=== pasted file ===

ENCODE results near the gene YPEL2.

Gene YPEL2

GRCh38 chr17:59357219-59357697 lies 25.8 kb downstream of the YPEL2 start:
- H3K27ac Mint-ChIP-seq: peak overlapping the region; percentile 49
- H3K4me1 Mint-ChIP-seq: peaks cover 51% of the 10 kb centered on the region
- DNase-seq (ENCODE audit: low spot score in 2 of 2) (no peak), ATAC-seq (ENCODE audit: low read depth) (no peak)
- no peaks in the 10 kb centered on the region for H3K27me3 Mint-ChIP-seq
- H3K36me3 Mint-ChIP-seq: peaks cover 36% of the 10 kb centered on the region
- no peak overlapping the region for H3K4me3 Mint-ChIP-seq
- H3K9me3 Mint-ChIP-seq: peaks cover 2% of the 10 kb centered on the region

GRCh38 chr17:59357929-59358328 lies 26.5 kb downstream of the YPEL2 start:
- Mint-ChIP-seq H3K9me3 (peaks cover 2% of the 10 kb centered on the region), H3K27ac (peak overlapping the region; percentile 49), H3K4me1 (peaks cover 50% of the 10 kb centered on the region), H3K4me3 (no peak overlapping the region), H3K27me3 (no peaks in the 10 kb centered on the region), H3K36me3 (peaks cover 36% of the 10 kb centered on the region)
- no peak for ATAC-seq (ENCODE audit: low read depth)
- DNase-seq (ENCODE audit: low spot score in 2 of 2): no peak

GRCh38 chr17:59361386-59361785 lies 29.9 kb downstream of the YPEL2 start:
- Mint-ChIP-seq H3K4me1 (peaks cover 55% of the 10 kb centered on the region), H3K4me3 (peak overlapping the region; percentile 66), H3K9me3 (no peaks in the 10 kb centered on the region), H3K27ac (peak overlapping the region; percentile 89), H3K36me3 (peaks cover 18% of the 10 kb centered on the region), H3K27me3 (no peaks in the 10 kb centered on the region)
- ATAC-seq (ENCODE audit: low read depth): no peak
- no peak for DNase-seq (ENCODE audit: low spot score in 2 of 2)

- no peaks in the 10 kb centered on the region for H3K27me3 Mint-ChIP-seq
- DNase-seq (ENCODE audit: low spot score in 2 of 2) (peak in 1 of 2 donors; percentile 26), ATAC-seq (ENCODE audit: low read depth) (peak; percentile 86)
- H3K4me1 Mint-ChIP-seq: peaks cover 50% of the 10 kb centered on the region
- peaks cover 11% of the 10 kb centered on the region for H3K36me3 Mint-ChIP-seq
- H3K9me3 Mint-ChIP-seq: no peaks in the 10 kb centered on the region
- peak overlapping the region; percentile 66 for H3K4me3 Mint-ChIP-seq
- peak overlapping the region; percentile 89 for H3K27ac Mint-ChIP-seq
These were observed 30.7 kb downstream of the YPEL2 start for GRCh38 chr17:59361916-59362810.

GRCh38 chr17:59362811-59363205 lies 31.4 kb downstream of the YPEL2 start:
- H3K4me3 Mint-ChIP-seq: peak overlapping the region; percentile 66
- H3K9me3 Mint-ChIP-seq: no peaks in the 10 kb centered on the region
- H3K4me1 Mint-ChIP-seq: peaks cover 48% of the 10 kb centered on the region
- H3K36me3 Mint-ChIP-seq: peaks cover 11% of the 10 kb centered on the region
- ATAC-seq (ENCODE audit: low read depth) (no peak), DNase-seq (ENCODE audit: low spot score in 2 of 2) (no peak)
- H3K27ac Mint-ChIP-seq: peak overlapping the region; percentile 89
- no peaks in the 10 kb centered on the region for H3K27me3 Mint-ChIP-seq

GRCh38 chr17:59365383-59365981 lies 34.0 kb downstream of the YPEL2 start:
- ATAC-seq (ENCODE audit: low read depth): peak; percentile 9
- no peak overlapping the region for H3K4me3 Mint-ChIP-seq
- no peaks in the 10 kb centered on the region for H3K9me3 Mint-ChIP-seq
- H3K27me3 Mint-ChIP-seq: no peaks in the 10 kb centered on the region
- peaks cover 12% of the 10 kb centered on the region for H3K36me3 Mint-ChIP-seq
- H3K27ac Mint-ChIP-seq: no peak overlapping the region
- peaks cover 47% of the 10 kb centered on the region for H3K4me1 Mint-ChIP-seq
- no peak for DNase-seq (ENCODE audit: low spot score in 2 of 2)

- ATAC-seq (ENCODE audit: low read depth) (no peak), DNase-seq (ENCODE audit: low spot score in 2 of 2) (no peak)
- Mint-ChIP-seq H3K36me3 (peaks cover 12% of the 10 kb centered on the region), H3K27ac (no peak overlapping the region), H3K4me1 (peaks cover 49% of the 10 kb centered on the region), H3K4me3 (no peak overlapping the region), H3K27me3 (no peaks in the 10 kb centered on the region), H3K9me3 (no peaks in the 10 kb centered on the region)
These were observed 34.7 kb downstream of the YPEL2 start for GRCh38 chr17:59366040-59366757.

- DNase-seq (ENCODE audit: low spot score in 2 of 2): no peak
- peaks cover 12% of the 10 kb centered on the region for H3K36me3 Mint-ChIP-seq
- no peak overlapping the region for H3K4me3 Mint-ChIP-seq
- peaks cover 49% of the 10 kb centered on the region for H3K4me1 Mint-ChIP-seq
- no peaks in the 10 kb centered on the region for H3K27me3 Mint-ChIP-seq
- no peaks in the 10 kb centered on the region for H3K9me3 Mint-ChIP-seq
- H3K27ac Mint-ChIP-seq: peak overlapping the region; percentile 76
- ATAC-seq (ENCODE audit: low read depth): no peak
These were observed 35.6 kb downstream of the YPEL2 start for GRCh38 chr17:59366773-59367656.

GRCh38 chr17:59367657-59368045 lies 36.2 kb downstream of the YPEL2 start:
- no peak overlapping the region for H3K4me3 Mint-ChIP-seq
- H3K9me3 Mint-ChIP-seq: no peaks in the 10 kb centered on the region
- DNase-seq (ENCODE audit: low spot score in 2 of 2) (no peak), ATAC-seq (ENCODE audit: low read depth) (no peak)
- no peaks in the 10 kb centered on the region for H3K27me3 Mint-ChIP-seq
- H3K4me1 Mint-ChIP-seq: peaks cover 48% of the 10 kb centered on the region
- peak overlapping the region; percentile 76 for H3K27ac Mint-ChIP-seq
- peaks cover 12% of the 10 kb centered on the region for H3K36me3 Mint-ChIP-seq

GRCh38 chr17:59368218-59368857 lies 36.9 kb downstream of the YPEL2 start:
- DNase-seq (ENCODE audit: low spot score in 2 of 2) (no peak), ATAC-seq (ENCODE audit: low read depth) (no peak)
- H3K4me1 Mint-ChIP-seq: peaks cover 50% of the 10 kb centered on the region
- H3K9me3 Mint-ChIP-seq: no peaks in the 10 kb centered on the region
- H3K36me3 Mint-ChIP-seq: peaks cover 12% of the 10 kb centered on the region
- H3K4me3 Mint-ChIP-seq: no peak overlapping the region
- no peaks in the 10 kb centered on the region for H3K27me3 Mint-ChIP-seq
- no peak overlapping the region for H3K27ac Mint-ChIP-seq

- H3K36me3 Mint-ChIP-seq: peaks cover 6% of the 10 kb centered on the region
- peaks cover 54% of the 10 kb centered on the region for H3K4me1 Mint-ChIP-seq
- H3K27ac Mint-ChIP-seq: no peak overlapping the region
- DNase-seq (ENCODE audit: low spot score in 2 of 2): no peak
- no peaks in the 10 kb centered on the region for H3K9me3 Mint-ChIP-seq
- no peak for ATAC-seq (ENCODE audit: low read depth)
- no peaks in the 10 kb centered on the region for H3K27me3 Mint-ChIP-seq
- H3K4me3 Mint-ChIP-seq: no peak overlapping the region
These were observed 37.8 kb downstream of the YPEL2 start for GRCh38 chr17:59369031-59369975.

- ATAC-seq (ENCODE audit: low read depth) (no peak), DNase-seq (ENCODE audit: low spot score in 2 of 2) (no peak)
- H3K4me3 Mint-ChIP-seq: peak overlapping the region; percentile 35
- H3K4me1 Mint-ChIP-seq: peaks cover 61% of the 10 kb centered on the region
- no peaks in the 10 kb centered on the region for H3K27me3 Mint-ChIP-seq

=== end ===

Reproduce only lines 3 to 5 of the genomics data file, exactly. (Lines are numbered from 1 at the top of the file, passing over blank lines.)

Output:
GRCh38 chr17:59357219-59357697 lies 25.8 kb downstream of the YPEL2 start:
- H3K27ac Mint-ChIP-seq: peak overlapping the region; percentile 49
- H3K4me1 Mint-ChIP-seq: peaks cover 51% of the 10 kb centered on the region